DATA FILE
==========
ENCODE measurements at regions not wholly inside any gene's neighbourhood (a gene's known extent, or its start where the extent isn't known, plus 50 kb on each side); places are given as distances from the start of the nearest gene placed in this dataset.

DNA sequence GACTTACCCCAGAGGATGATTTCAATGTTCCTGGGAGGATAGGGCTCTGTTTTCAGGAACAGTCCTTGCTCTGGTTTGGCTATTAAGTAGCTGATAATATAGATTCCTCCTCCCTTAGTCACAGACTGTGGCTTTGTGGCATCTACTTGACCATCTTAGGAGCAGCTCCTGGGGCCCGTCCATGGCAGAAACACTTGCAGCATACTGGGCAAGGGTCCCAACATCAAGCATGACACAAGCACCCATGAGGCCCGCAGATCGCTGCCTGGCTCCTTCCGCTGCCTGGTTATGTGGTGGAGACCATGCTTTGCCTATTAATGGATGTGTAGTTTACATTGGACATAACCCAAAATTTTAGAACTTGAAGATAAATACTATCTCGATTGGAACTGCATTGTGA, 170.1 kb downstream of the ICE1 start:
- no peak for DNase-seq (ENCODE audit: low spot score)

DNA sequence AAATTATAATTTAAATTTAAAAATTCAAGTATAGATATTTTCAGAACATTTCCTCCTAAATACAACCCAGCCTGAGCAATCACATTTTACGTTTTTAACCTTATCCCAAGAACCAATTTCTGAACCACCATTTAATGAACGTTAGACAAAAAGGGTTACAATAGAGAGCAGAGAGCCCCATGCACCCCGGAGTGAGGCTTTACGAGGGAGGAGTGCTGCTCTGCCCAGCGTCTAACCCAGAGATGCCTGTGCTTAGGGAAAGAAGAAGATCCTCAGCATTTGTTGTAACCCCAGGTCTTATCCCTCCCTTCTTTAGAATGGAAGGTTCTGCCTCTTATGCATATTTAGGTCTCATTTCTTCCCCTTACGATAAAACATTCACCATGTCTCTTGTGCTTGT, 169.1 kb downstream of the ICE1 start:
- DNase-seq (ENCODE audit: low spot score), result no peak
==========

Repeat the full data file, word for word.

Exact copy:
ENCODE measurements at regions not wholly inside any gene's neighbourhood (a gene's known extent, or its start where the extent isn't known, plus 50 kb on each side); places are given as distances from the start of the nearest gene placed in this dataset.

DNA sequence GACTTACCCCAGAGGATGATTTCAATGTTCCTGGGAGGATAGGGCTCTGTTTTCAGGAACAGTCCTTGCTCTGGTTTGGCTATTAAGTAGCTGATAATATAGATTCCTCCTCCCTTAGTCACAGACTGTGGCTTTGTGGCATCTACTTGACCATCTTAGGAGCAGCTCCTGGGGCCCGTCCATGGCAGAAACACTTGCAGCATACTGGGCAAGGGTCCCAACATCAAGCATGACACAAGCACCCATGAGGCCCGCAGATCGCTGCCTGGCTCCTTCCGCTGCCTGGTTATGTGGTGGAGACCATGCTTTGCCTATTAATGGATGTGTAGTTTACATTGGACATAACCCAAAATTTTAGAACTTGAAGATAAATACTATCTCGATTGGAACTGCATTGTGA, 170.1 kb downstream of the ICE1 start:
- no peak for DNase-seq (ENCODE audit: low spot score)

DNA sequence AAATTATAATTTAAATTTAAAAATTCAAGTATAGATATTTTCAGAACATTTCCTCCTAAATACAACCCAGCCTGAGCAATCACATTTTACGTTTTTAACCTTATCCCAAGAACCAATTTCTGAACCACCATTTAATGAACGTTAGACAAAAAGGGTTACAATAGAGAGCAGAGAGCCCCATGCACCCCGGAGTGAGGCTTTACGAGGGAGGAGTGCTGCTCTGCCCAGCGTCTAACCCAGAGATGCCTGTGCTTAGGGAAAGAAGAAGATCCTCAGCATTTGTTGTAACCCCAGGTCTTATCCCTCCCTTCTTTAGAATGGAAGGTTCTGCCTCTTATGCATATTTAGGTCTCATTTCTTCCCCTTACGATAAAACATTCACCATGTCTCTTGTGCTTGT, 169.1 kb downstream of the ICE1 start:
- DNase-seq (ENCODE audit: low spot score), result no peak